Parents Responsibilities

Encouraging your kids to play sports is one of the best ways to help them develop healthy habits that will last a lifetime. Remember that playing sports as a child should be all about growing, developing, having a good time, and learning important social skills. Most kids want to play sports because they enjoy it and a large number of kids drop out by 13 because the adults, teammates or opponents have made it not fun any longer. If the sport becomes pressure-filled or overly stressful, kids may lose interest or even develop serious coping issues that take a lot of the joy out of being a kid. Parents can help make sure kids stay kids, and the game is just a game and have fun playing sports and develop new healthy habits with the right balance of encouragement and support.  

There is NO PLACE FOR BULLYING in youth sports and it’s everyone’s responsibility to rid fields of this harmful behavior.

Some parents and sometimes coaches take support too far by emphasizing winning rather than developing skills and having fun. The crazy sports parent isn’t that uncommon. Here are some tips to make sure you don’t become one of them. The line between encouraging your child and pushing him beyond his abilities can be somewhat easy to cross. Youth sports parents occasionally need to be reminded of some basic “do’s and don’ts” to help children stay happy, healthy and confident young athletes. The number one objective of coach and parent is to ensure a safe and healthy environment.  The center for disease control has a great educational series on CONCUSSIONS.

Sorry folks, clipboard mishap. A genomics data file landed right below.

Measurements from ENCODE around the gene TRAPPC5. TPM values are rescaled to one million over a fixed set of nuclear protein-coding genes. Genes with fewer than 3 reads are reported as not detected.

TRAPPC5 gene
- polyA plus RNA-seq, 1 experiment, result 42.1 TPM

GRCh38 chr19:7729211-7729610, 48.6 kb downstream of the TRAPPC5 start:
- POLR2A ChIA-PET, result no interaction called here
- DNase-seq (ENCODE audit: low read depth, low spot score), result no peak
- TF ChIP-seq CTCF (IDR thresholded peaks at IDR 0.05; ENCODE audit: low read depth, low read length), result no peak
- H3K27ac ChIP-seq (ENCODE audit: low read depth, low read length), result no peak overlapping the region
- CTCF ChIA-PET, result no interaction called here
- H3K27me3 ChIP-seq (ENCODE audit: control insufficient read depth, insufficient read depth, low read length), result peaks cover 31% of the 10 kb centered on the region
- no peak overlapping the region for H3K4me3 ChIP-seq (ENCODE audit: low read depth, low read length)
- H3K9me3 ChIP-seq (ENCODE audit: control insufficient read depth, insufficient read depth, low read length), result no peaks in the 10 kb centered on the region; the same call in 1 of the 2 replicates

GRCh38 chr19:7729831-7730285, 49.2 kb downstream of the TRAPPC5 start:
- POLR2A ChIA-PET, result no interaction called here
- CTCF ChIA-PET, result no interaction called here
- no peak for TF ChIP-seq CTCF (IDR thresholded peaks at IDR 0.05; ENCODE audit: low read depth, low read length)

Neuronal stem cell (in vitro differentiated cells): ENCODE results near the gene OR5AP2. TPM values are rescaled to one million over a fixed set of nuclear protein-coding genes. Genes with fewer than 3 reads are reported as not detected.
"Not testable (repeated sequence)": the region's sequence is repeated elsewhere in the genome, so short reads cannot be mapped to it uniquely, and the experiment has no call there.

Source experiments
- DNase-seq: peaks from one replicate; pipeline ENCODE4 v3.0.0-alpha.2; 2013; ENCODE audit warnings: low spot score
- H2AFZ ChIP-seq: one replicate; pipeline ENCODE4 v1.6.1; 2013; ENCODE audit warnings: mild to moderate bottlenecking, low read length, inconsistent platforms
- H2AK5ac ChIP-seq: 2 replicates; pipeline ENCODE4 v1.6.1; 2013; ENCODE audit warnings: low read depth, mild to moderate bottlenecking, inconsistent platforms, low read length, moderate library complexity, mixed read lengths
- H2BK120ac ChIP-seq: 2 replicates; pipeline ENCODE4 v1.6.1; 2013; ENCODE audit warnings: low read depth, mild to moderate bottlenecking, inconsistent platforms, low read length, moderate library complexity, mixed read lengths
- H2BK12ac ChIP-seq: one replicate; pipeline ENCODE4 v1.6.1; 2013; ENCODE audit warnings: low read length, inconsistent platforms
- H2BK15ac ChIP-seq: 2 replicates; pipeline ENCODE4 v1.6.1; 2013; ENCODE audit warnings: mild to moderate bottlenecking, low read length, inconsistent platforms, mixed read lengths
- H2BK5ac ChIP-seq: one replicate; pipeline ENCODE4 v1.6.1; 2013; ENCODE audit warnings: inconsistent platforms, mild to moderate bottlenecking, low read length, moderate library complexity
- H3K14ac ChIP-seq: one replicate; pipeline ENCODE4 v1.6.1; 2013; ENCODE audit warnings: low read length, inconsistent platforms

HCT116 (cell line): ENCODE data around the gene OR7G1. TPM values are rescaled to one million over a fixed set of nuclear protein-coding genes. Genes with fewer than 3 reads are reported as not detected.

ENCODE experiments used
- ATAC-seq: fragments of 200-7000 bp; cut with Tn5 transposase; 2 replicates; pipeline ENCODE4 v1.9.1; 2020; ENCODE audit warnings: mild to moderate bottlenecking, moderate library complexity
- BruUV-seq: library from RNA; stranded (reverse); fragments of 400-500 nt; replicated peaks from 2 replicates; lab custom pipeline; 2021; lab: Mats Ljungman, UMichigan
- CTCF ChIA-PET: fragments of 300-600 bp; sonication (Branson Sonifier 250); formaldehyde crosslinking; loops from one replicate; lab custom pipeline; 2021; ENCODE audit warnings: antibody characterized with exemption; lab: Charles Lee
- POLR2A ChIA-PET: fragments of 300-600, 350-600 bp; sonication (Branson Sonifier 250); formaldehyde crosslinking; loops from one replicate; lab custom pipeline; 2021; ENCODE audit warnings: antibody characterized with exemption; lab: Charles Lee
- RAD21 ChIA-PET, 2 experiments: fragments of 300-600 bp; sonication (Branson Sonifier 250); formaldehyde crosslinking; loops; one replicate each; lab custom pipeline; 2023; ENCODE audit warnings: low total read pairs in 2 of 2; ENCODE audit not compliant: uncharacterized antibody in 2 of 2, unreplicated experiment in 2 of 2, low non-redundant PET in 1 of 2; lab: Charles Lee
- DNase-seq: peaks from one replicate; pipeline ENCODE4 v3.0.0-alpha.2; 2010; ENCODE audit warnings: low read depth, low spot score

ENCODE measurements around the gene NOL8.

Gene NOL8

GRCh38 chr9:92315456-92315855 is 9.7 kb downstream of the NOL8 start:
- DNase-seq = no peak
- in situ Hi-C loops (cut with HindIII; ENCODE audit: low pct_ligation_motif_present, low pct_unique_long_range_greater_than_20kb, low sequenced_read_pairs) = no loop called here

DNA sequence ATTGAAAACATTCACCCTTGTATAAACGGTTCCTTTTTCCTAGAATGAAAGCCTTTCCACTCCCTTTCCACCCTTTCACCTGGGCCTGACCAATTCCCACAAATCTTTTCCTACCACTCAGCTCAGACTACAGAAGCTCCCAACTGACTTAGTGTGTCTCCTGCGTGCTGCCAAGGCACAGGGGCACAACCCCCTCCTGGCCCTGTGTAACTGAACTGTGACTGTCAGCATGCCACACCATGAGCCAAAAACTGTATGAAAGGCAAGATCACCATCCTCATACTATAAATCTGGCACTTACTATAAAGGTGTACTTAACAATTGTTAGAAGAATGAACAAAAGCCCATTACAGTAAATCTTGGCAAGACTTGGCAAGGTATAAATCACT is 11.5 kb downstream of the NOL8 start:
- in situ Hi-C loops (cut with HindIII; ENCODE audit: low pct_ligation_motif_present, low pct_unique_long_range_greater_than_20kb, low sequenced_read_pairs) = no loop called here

Youth Sports Parent Do’s:

  • Be their biggest fan and reinforce the positive activities in a neutral tone. A relaxed player is a clear thinking participant.
  • Focus on the positive and exude confidence in their abilities and team play.  Good job, great pass, nice defense, nice shot, great teamwork!
  • Let your child make mistakes. Doing so is part of learning, and if kids are so afraid of messing up that they quit trying, they unknowingly stop improving.
  • Enjoy what you child does and can do. A parent who is interested and supportive, but not too serious or directive, will allow the child to set her own goals and be accountable for her achievements.
  • Encourage your child to set goals, and measure his progress. A child who plays sports often needs help defining appropriate and realistic goals that stretch him without becoming overwhelming. This is one of the best things a parent or coach can influence. (See: Goal Setting & Motivation.) 
  • Remind your child of all the health benefits of playing sports, and encourage her to focus on positive health behaviors. 
  • Encourage your child to compete against himself, and use competition as a way to improve his own abilities.
  • After every practice or game say to your child “I really enjoy watching you and your team play” see what comes back!
  • Encourage your child to try and play any sport he or she enjoys. The biggest motivation for kids to play sports is having fun, and they often drop out because they are no longer finding the activity pleasurable.